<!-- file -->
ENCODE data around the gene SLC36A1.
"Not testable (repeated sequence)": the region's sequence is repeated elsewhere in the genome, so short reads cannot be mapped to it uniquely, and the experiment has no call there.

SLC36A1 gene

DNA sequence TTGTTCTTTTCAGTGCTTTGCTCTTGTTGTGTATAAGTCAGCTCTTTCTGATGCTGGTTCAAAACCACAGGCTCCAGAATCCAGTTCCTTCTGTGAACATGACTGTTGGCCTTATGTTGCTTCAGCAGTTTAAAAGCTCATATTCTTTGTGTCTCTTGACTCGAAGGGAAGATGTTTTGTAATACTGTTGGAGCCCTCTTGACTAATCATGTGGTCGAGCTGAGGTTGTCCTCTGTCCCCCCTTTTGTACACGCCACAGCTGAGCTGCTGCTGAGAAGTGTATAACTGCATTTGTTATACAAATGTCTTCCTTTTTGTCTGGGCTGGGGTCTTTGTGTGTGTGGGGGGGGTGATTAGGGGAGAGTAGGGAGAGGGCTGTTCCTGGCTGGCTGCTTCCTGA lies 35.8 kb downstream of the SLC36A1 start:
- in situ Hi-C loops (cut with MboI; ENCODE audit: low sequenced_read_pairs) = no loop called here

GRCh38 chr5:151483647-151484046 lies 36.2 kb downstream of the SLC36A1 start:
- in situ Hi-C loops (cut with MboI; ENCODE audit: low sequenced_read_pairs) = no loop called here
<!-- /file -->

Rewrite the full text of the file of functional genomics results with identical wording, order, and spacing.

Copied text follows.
ENCODE data around the gene SLC36A1.
"Not testable (repeated sequence)": the region's sequence is repeated elsewhere in the genome, so short reads cannot be mapped to it uniquely, and the experiment has no call there.

SLC36A1 gene

DNA sequence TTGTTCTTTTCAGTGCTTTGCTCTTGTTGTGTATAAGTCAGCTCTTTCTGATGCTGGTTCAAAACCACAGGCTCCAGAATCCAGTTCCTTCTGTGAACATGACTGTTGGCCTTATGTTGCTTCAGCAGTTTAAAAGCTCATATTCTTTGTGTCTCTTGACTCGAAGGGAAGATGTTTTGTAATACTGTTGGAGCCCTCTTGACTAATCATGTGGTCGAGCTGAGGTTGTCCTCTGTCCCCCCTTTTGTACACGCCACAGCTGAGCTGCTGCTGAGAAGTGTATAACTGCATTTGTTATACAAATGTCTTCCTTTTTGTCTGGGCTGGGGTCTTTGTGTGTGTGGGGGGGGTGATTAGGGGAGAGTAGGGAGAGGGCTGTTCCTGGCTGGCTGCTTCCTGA lies 35.8 kb downstream of the SLC36A1 start:
- in situ Hi-C loops (cut with MboI; ENCODE audit: low sequenced_read_pairs) = no loop called here

GRCh38 chr5:151483647-151484046 lies 36.2 kb downstream of the SLC36A1 start:
- in situ Hi-C loops (cut with MboI; ENCODE audit: low sequenced_read_pairs) = no loop called here